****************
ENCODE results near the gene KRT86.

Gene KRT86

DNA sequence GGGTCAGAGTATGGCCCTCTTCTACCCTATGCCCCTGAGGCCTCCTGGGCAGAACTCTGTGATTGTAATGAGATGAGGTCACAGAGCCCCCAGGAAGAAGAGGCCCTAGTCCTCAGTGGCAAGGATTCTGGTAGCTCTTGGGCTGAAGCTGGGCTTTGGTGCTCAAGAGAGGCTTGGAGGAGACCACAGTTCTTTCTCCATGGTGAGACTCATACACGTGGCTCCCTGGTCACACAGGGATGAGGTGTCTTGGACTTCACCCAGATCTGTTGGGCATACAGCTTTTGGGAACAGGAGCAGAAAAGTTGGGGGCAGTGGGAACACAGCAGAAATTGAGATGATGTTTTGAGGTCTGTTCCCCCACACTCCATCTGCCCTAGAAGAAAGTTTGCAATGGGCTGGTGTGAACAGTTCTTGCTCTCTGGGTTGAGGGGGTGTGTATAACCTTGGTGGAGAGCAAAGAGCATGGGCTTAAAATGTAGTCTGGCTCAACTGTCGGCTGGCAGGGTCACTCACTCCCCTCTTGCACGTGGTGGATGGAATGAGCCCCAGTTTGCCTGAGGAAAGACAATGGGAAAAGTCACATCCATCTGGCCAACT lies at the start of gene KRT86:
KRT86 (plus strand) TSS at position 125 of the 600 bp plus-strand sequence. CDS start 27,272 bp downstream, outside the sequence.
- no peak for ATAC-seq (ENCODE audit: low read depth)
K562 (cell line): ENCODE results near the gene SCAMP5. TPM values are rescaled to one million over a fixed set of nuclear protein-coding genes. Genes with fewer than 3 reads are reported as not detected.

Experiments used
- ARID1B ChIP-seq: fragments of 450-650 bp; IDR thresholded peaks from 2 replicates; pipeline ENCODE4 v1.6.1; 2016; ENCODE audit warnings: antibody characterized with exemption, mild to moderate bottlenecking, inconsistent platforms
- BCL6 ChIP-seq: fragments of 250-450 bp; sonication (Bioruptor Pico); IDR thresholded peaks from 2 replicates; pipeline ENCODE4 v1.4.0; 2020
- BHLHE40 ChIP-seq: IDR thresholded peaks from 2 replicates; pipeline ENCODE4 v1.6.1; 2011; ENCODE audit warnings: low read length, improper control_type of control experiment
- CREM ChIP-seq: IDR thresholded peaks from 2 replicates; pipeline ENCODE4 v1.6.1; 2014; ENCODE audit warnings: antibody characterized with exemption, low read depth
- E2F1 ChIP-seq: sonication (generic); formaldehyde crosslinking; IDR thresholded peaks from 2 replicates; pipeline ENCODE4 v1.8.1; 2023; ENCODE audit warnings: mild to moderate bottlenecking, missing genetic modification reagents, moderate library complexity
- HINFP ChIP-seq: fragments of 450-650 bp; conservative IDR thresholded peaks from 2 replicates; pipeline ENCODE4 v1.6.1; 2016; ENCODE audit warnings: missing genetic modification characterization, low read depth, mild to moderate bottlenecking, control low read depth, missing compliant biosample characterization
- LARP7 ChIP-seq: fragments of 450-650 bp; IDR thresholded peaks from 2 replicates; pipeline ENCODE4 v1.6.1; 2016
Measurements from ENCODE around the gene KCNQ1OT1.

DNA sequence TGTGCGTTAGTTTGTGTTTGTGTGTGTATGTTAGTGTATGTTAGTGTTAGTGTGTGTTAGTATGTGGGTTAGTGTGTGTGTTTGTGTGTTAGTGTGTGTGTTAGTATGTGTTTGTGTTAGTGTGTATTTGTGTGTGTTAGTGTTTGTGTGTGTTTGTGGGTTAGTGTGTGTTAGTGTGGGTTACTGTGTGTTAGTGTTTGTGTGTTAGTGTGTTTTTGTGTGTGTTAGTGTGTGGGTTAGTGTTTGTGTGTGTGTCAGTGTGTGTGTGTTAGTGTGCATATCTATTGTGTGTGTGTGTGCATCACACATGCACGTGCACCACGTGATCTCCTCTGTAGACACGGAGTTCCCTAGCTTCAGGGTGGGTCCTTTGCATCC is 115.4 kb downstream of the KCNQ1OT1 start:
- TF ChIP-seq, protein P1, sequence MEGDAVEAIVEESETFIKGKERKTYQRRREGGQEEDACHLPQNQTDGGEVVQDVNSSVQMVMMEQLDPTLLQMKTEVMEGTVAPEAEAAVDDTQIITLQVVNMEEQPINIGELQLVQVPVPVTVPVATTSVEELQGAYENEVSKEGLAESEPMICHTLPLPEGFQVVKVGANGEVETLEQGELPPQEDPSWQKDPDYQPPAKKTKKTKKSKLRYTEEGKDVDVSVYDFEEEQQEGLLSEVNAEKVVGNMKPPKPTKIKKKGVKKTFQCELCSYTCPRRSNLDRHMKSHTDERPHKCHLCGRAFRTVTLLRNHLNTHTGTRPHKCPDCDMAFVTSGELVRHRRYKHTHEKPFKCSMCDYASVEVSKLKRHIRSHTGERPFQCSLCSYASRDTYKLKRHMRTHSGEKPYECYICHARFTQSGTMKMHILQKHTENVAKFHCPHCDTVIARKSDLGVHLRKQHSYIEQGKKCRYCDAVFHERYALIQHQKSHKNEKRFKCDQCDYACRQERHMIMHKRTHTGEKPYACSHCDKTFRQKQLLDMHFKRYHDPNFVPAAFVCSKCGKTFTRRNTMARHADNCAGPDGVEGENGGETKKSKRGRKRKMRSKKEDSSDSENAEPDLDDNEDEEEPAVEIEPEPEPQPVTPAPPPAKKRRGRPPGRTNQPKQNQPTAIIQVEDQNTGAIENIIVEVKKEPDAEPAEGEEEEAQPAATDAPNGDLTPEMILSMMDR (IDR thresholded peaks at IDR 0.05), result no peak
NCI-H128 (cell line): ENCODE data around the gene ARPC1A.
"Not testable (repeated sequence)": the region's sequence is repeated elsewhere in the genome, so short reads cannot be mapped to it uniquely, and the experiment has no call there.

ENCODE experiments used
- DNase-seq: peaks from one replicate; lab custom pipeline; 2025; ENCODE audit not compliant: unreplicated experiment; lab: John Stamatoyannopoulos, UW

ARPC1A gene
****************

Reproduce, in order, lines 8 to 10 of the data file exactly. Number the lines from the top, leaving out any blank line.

- ARID1B ChIP-seq: fragments of 450-650 bp; IDR thresholded peaks from 2 replicates; pipeline ENCODE4 v1.6.1; 2016; ENCODE audit warnings: antibody characterized with exemption, mild to moderate bottlenecking, inconsistent platforms
- BCL6 ChIP-seq: fragments of 250-450 bp; sonication (Bioruptor Pico); IDR thresholded peaks from 2 replicates; pipeline ENCODE4 v1.4.0; 2020
- BHLHE40 ChIP-seq: IDR thresholded peaks from 2 replicates; pipeline ENCODE4 v1.6.1; 2011; ENCODE audit warnings: low read length, improper control_type of control experiment